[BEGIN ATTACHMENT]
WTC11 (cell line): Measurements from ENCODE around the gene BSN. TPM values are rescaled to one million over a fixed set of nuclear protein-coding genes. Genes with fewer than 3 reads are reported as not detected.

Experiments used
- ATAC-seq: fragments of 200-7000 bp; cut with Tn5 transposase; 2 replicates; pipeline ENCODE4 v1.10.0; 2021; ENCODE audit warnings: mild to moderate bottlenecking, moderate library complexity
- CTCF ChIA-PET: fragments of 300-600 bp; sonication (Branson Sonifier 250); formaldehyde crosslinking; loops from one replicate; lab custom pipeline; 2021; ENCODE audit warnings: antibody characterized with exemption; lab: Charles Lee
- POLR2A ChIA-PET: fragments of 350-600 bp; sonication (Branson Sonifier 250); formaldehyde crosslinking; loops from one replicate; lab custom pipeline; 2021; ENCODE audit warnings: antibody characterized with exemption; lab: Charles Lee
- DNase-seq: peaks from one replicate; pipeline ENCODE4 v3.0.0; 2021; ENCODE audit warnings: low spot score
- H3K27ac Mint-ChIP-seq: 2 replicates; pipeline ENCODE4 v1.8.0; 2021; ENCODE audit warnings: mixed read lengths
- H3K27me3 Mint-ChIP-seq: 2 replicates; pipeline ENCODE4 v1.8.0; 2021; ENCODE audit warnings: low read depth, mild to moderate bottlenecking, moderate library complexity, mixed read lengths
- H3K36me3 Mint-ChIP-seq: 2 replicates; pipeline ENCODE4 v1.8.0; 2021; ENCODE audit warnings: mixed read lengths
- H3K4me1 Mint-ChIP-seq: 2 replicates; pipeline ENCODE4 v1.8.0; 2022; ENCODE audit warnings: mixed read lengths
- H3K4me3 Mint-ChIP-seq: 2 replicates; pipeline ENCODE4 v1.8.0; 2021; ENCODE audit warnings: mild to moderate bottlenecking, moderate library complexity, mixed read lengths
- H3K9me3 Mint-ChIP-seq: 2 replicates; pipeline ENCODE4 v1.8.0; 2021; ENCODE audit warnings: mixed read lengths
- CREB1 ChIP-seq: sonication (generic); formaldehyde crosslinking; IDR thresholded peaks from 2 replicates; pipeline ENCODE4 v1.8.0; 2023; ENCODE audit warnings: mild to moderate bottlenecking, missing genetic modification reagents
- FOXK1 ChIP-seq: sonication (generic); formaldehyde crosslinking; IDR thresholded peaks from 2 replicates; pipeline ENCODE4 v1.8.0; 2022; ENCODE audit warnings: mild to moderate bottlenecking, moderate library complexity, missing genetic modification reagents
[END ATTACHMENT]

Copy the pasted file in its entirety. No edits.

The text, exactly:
WTC11 (cell line): Measurements from ENCODE around the gene BSN. TPM values are rescaled to one million over a fixed set of nuclear protein-coding genes. Genes with fewer than 3 reads are reported as not detected.

Experiments used
- ATAC-seq: fragments of 200-7000 bp; cut with Tn5 transposase; 2 replicates; pipeline ENCODE4 v1.10.0; 2021; ENCODE audit warnings: mild to moderate bottlenecking, moderate library complexity
- CTCF ChIA-PET: fragments of 300-600 bp; sonication (Branson Sonifier 250); formaldehyde crosslinking; loops from one replicate; lab custom pipeline; 2021; ENCODE audit warnings: antibody characterized with exemption; lab: Charles Lee
- POLR2A ChIA-PET: fragments of 350-600 bp; sonication (Branson Sonifier 250); formaldehyde crosslinking; loops from one replicate; lab custom pipeline; 2021; ENCODE audit warnings: antibody characterized with exemption; lab: Charles Lee
- DNase-seq: peaks from one replicate; pipeline ENCODE4 v3.0.0; 2021; ENCODE audit warnings: low spot score
- H3K27ac Mint-ChIP-seq: 2 replicates; pipeline ENCODE4 v1.8.0; 2021; ENCODE audit warnings: mixed read lengths
- H3K27me3 Mint-ChIP-seq: 2 replicates; pipeline ENCODE4 v1.8.0; 2021; ENCODE audit warnings: low read depth, mild to moderate bottlenecking, moderate library complexity, mixed read lengths
- H3K36me3 Mint-ChIP-seq: 2 replicates; pipeline ENCODE4 v1.8.0; 2021; ENCODE audit warnings: mixed read lengths
- H3K4me1 Mint-ChIP-seq: 2 replicates; pipeline ENCODE4 v1.8.0; 2022; ENCODE audit warnings: mixed read lengths
- H3K4me3 Mint-ChIP-seq: 2 replicates; pipeline ENCODE4 v1.8.0; 2021; ENCODE audit warnings: mild to moderate bottlenecking, moderate library complexity, mixed read lengths
- H3K9me3 Mint-ChIP-seq: 2 replicates; pipeline ENCODE4 v1.8.0; 2021; ENCODE audit warnings: mixed read lengths
- CREB1 ChIP-seq: sonication (generic); formaldehyde crosslinking; IDR thresholded peaks from 2 replicates; pipeline ENCODE4 v1.8.0; 2023; ENCODE audit warnings: mild to moderate bottlenecking, missing genetic modification reagents
- FOXK1 ChIP-seq: sonication (generic); formaldehyde crosslinking; IDR thresholded peaks from 2 replicates; pipeline ENCODE4 v1.8.0; 2022; ENCODE audit warnings: mild to moderate bottlenecking, moderate library complexity, missing genetic modification reagents